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Novel Gene-Diet Interaction May Explain Association Between Red and Processed Meat Consumption and Colorectal Cancer Risk

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Key Points

  • A significant interaction between processed meat consumption and the genetic variant rs4143094 was detected. The variant is located on the same chromosome 10 region that includes GATA3, a transcription factor gene previously linked to several forms of cancer.
  • On chromosome 8, a statistically significant diet-gene interaction was found in another variant, rs1269486, which was associated with reduced risk of colorectal cancer.
  • How specific foods affect the activities of genes has not been established, but the authors speculate that digestion of processed meat may promote an immunologic or inflammatory response that may trigger tumor development.

A newly discovered potential gene-diet interaction for colorectal cancer may shed light on the statistically significant increased risk of colorectal cancer that is associated with consumption of red and processed meat, according to a study reported yesterday at the American Society of Human Genetics 2013 meeting in Boston.

“If replicated, our findings have a relevant public health significance because diet is a modifiable risk factor for colorectal cancer,” said Jane Figueiredo, PhD, Assistant Professor of Preventive Medicine at the University of Southern California Keck School of Medicine, who presented the study at the ASHG meeting. The study is part of the ongoing NIH-funded Genetics and Epidemiology of Colorectal Cancer Consortium (GECCO).

“It is conceivable that selected individuals at higher risk of colorectal cancer based on genomic profiling could be targeted for screening, diet modification, and other prevention strategies,” she added.

The scientists also determined that the lower colorectal cancer risk associated with vegetable, fruit, and fiber intake also was linked to genetic variants.

The possibility that genetic variants may modify an individual’s risk for disease based on diet has not been thoroughly investigated but represents an important new insight into disease development, said lead author Ulrike Peters, PhD, MPH, of the Public Health Sciences Division at Fred Hutchinson Cancer Research Center in Seattle.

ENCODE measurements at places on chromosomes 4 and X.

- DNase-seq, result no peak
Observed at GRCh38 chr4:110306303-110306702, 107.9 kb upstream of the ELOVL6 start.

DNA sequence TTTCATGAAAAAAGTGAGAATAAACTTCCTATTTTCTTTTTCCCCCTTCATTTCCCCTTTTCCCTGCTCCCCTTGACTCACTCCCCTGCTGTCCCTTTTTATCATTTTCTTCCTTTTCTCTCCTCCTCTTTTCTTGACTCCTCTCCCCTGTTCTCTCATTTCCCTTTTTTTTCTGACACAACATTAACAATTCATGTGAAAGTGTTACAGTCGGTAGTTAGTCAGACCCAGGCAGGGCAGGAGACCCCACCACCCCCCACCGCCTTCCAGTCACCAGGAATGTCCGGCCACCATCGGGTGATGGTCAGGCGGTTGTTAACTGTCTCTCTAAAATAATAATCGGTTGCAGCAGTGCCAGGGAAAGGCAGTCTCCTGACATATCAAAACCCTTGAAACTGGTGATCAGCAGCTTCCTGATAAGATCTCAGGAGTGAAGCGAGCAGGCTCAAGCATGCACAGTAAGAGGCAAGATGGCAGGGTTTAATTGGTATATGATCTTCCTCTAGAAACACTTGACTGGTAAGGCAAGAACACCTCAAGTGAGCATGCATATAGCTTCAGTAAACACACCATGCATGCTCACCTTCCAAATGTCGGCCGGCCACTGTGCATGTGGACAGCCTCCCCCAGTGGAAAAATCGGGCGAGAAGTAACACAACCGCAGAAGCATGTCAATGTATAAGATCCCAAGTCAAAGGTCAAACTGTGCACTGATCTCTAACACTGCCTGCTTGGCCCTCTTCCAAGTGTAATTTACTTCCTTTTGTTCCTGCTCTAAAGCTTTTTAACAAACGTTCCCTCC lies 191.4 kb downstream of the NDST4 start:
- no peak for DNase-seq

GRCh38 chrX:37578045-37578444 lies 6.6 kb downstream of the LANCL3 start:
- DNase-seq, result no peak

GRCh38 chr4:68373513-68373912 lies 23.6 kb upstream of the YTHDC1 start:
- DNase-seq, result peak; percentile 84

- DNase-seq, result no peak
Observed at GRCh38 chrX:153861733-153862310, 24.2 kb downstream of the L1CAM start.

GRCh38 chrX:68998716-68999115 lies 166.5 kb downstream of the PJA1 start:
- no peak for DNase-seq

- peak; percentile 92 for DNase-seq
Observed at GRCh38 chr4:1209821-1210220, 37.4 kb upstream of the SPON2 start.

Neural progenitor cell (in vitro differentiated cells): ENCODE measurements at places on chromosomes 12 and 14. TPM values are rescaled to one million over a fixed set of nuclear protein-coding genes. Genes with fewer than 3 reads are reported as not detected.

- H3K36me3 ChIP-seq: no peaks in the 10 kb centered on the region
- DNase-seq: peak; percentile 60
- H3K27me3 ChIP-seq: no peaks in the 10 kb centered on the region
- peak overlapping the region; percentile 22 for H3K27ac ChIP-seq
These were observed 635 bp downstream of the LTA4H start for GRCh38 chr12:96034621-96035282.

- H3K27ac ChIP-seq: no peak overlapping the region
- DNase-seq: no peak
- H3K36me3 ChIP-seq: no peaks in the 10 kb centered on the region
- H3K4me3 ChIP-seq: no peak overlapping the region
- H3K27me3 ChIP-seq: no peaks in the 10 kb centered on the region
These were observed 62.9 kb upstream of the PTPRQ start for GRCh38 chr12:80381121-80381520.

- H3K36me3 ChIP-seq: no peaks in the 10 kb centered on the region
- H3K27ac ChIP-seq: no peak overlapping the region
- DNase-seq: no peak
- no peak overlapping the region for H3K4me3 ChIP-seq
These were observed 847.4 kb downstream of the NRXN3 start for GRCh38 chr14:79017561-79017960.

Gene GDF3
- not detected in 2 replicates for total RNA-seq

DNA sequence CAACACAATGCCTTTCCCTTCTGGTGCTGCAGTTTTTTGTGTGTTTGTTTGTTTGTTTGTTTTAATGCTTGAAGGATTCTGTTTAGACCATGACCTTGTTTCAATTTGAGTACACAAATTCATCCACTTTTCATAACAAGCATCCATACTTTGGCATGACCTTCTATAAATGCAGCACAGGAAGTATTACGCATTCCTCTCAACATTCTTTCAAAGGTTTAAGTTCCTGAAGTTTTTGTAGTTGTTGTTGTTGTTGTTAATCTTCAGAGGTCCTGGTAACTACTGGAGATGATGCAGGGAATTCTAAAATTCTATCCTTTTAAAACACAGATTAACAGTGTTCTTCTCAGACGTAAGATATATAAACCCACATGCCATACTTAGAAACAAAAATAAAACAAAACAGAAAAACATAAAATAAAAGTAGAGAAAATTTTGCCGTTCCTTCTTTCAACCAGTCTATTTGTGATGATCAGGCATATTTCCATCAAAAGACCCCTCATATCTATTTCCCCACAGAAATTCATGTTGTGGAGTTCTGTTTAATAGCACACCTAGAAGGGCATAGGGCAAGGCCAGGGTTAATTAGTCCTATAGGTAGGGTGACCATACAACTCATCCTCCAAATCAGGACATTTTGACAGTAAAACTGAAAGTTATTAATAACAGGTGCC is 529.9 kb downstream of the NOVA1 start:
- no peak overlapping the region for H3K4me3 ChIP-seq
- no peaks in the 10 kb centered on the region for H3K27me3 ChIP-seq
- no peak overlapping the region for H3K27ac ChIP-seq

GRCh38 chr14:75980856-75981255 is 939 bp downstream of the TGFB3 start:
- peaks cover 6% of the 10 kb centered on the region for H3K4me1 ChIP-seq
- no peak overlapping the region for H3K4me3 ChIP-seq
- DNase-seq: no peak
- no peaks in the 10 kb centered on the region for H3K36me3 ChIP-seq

According to the study’s lead biostatistician, Li Hsu, PhD, also of Fred Hutchinson, the study is the first colorectal cancer investigation with the statistical power to identify gene-dietary interactions across the genome of a large population of individuals.

Study Details

The study included a total of 9,287 patients with colorectal cancer and a control group of 9,117 individuals without cancer from 10 Genetics and Epidemiology of Colorectal Cancer Consortium (GECCO) observational studies.

Researchers systematically searched 2.7 million variants to identify those that were associated with the consumption of red meat and processed meat as well as fruits and vegetables.

A significant interaction between the genetic variant rs4143094 and processed meat consumption was detected; this variant is located on the same chromosome 10 region that includes GATA3, a transcription factor gene previously linked to several forms of cancer. The transcription factor encoded by this gene normally plays a role in the immune system.

On chromosome 8, a statistically significant diet-gene interaction was found in another variant, rs1269486, which was associated with reduced risk of colorectal cancer.

How specific foods affect the activities of genes has not been established. Drs. Peters and Figueiredo speculate that digestion of processed meat may promote an immunologic or inflammatory response that may trigger tumor development. The GATA3 transcription factor normally would help suppress the immunologic or inflammatory response. However, if the GATA3 gene region contains a mutation, it may encode a dysregulated transcription factor that impacts its ability to suppress the response.

Implications for Future Research

In addition to uncovering a novel gene-diet interaction for colorectal cancer, the GECCO study may have important implications for understanding the underlying causes and biologic pathways of cancer, said Dr. Peters.

“Our study highlights two genetic regions that are biologically interesting in cancer,” she said, referring to the variants located near GATA3 and at 8q23.3. “These genetic loci may have interesting biologic significance given their location in the genome, and further functional analyses are required.”

“GECCO aims to continue to discover additional colorectal cancer-related variants by investigating how genetic variants are modified by other environmental and lifestyle risk factors, including biomarkers as well as how they influence patient treatment response and survival,” Dr. Peters said.

The content in this post has not been reviewed by the American Society of Clinical Oncology, Inc. (ASCO®) and does not necessarily reflect the ideas and opinions of ASCO®.


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